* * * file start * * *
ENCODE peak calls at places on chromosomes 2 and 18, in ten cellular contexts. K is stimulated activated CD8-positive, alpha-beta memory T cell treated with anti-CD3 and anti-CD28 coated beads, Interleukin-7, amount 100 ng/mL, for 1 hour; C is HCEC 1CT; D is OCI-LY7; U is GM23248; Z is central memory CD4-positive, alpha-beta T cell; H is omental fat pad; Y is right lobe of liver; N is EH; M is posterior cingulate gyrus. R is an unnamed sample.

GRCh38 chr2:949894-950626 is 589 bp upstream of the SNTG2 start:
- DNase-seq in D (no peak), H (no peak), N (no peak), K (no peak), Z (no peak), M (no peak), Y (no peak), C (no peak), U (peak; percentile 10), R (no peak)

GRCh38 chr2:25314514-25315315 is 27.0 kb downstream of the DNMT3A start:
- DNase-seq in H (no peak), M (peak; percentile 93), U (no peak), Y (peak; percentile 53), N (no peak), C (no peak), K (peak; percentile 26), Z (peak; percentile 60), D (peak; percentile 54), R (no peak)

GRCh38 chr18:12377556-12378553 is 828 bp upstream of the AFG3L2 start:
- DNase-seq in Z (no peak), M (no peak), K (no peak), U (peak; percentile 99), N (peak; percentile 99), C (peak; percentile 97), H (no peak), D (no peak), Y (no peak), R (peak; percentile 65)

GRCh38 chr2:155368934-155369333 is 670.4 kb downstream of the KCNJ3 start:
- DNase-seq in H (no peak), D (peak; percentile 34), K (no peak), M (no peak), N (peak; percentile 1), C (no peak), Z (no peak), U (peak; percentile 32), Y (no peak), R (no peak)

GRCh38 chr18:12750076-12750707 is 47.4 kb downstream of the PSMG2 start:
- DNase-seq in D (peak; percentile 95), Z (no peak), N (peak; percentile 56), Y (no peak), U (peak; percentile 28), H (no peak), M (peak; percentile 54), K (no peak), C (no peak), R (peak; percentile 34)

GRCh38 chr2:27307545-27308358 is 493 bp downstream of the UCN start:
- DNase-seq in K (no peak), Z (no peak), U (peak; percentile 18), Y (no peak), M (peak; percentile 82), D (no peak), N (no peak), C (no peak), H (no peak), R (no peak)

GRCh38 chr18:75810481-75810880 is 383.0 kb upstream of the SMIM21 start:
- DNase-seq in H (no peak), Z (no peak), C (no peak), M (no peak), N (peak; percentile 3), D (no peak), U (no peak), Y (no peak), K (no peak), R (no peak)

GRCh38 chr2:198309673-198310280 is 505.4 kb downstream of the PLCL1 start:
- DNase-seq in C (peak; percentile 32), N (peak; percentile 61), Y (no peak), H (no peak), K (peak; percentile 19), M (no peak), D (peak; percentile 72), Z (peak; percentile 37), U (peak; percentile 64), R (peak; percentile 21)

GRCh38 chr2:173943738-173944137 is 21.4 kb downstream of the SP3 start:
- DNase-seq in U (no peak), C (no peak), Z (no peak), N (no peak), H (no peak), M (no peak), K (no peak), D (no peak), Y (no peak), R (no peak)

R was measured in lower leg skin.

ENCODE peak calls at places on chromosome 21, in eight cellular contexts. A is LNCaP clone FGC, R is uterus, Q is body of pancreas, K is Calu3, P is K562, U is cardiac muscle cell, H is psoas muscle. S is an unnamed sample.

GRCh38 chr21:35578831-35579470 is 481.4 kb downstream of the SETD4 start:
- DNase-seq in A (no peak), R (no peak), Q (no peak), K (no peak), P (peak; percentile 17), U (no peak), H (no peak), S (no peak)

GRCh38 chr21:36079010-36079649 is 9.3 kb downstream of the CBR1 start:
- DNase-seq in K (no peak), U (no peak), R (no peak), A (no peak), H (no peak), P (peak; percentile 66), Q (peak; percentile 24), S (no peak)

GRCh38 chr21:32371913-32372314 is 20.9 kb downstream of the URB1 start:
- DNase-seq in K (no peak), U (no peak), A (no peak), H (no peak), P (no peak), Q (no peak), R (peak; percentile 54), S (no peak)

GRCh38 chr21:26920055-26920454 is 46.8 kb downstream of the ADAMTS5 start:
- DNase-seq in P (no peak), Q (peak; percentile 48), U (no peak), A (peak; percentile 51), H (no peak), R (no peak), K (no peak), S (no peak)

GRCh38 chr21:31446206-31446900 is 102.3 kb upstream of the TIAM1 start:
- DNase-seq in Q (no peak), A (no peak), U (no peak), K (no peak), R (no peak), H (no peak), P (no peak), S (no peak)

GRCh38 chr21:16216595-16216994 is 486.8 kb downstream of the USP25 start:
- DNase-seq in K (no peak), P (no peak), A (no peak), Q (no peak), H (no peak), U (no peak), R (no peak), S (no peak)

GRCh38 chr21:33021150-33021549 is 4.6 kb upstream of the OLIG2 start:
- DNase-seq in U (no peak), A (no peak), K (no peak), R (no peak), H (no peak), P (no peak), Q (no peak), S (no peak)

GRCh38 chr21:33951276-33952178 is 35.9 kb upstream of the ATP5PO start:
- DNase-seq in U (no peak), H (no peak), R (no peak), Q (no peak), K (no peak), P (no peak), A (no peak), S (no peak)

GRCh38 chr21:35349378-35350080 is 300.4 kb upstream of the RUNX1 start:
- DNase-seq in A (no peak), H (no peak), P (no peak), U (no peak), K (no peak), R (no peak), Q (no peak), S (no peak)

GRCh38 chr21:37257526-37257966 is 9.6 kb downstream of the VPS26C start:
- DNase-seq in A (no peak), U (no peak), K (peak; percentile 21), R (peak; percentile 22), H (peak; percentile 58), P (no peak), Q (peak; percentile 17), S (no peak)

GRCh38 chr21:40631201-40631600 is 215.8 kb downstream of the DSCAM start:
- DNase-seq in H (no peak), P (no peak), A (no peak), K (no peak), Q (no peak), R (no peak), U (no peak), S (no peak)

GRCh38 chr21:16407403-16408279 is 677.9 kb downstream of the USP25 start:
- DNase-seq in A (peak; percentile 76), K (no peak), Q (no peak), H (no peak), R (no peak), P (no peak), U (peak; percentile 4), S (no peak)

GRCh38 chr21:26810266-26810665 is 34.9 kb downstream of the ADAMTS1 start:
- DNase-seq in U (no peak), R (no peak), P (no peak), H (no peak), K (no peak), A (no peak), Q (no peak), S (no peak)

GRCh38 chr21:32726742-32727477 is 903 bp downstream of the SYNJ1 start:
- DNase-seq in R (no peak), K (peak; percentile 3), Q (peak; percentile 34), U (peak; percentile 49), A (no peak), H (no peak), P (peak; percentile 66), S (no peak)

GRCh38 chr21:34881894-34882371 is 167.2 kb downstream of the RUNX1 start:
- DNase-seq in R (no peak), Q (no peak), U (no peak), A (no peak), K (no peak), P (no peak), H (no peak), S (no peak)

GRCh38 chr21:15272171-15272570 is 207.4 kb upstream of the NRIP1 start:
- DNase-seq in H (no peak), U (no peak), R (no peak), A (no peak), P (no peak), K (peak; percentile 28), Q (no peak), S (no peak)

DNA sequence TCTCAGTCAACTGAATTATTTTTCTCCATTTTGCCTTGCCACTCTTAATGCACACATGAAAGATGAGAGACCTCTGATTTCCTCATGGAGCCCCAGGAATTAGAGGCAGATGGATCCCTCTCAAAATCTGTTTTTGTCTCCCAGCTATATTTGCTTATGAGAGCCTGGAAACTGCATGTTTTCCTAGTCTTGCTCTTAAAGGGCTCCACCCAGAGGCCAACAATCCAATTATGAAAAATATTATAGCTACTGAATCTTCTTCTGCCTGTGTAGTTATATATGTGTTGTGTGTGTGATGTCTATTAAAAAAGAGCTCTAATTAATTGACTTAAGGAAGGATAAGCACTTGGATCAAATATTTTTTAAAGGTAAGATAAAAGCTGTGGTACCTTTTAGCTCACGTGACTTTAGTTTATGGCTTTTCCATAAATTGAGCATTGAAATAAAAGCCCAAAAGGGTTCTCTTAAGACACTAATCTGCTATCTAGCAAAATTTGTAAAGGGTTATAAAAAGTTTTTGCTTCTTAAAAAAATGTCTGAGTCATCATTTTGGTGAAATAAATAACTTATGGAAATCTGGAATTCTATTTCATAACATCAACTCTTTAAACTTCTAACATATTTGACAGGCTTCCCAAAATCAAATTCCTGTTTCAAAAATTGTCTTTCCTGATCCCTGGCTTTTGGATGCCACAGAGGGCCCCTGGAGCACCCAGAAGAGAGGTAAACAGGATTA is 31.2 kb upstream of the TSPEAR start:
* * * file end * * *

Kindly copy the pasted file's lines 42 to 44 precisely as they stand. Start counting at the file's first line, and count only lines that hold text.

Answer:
GRCh38 chr21:40631201-40631600 is 215.8 kb downstream of the DSCAM start:
- DNase-seq in H (no peak), P (no peak), A (no peak), K (no peak), Q (no peak), R (no peak), U (no peak), S (no peak)

GRCh38 chr21:16407403-16408279 is 677.9 kb downstream of the USP25 start: